Will Twitter be the future of audio? That's hard to tell, but given the ease of discovery, I think it's much more likely. If you've ever started talking on Clubhouse, you'll probably share my conclusion.

Insights

3. Feel the doge

If you looked at the top apps list this week, you'd notice a now-recurring theme, Robinhood and its best pal Coinbase are right at the top of the list. That's because Dogecoin, the crypto no one really heard of until a few weeks ago, is continuing to make unrealistic gains.

The cryptocurrency that's named after a meme is in lift-off mode, growing 12,900% since January.

This week, Dogecoin caused downloads of Coinbase and Robinhood to nearly double, growing daily downloads to nearly 200K each, according to our estimates. Their downloads were already higher than average by roughly 50% in the last few weeks after the last explosion of Dogecoin in mid-April.

This is important because it indicates the pair is inching ever closer to becoming a household name for buying crypto, a trend I've mentioned last time a cryptocurrency got exciting. Incidentally, that crypto was also Dogecoin.

With common folks looking for a new way to make money, cryptocurrency isn't likely to disappear any time soon, and if Coinbase and Robinhood are the place to buy and sell cryptocurrency, they should pack a bag because they'll be staying at the top for quite a while.

4. Car rentals beat pre-covid downloads

Every week I try to look for signals of things returning to normal, and this week's indicator is downloads of car rental app Turo. Last week, Turo reached the most downloads in a single week since the beginning of 2020.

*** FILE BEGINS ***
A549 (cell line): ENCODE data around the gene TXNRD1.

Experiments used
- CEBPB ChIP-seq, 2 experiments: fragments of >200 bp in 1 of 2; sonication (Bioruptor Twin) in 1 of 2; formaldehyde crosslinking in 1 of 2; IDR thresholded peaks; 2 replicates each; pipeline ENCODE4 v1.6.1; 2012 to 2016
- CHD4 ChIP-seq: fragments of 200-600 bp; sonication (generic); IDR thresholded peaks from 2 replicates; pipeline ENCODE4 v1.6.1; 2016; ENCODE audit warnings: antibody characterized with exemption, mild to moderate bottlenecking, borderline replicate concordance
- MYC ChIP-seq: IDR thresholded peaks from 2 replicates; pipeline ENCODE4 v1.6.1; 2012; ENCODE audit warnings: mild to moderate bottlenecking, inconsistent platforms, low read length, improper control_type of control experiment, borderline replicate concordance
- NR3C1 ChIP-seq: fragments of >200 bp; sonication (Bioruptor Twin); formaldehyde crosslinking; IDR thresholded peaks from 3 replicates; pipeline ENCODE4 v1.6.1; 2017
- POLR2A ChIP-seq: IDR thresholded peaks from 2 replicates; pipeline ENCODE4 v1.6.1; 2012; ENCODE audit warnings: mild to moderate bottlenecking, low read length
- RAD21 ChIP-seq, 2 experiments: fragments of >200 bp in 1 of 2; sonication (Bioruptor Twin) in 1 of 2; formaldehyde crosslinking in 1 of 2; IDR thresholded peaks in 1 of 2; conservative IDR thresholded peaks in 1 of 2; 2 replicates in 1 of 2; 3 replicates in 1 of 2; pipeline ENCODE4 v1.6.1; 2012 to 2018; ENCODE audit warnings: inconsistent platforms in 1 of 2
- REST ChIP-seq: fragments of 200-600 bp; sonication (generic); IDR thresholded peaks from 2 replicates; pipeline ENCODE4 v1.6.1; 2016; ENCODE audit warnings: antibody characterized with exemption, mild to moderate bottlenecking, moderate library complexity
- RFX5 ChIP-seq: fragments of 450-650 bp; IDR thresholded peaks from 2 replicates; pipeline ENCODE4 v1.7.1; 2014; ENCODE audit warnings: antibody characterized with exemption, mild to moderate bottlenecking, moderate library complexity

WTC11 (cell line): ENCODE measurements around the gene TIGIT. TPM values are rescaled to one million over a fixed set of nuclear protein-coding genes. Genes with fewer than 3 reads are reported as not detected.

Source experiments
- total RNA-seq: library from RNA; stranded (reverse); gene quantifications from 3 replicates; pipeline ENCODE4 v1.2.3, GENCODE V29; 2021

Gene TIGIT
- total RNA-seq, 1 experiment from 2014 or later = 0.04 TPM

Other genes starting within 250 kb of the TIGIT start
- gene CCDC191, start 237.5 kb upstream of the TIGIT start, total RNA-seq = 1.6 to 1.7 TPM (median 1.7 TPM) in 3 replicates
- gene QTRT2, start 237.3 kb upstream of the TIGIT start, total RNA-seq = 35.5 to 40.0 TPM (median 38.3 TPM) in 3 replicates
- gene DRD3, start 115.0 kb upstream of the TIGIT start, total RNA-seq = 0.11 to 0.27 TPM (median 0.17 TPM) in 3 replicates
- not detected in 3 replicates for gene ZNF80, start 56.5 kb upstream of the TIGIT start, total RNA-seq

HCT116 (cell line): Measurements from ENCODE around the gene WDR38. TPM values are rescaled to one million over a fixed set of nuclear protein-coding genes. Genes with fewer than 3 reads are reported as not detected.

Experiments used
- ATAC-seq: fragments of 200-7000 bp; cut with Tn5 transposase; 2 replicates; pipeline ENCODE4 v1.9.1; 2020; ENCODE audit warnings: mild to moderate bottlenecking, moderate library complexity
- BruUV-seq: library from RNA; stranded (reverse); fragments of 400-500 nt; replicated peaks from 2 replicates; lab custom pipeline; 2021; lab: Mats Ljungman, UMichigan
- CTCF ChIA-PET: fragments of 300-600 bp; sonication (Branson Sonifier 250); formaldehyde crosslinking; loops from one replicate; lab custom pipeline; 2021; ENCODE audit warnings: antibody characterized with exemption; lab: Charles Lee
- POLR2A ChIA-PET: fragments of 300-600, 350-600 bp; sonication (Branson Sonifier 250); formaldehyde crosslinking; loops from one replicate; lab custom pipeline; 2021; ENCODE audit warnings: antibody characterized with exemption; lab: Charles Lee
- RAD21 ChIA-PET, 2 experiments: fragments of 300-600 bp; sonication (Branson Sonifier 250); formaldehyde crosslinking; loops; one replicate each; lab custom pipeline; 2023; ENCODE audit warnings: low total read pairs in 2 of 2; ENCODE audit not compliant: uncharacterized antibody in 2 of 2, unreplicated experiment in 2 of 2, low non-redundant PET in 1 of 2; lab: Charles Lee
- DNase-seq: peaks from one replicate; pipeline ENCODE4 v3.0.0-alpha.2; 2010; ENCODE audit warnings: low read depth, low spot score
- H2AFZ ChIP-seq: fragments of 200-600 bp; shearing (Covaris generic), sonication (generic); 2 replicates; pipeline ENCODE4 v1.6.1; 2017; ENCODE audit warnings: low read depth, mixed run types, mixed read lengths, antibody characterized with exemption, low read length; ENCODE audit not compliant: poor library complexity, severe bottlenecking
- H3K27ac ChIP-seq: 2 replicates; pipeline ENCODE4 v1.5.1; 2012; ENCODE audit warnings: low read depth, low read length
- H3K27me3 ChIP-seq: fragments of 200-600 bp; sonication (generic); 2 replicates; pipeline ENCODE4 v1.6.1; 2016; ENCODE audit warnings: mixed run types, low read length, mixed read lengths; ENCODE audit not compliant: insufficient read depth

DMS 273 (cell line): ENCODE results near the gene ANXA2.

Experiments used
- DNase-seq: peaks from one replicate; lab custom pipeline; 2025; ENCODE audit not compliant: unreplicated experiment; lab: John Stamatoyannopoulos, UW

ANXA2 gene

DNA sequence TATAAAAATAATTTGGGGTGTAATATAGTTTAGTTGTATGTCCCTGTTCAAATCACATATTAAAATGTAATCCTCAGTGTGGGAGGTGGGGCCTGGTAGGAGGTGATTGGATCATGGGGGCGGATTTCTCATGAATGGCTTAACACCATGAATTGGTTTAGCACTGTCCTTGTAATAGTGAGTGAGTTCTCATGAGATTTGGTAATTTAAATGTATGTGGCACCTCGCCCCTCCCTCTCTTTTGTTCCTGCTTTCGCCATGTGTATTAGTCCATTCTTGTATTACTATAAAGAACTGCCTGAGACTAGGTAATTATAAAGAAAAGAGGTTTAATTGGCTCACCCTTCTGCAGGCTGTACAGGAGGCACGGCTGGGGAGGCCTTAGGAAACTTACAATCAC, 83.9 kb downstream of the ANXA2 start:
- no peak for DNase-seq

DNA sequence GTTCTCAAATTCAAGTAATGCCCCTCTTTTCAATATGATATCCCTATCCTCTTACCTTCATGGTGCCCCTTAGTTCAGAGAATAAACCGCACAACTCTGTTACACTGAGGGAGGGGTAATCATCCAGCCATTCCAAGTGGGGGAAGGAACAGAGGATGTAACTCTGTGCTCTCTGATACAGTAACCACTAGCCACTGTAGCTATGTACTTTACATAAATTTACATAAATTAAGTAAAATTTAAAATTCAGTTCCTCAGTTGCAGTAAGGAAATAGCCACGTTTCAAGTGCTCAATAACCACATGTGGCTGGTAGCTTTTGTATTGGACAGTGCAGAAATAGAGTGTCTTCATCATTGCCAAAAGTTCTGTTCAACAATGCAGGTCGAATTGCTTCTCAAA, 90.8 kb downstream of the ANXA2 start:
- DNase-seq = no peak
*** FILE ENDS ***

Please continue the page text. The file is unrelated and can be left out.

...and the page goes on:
That's right, 2020.

Turo's car rental app, which pairs car owners with those who need a short term ride, much like Airbnb, ended the week of 4/26 with 83K downloads, more than 10K downloads higher than the previous week, and more than 60K downloads more than their worst pandemic week in April of 2020, according to our estimates.

It's also roughly 4K downloads higher than the best week of downloads in 2020, which was February 10th, according to our intelligence.

This could be a result of an aggressive ad campaign, but for ads to work, there needs to be demand, and the demand is there now.

5. The best way to get new users

Ending on a warm note, this week McDonald's ran a promotion that gives a free McFlurry for downloading its app. Ice cream for downloads isn't a new strategy, but it continues to yield results.

Downloads more than tripled on Tuesday, the day of the campaign, to more than 111K, according to our estimates. Although the campaign was only for Tuesday, downloads remained high on Wednesday, with 90K estimated downloads.

Companies like McDonald's have relied on good old giveaways for user acquisition for a long time. With the fear of going out subsiding, the strategy continues to show its effectiveness. I expect to see more of those as we head into the summer, from McDonald's, its competitors, and other companies who have something attractive to offer.

Bottom line: At around $2 retail (and probably a tenth cost), this is a relatively inexpensive way to get more users and has a few potential upsides. The first is more users they can then push notifications to. The second is more potential users who will allow tracking, because they're indirectly incentivized with a gift.

Having people walk into their locations also increases the chances of those people buying something else, so this could earn more than just downloads.

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Note: All figures included in this report are estimated. Revenue is always net, meaning it's the amount the developer earned after Apple and Google took their fee.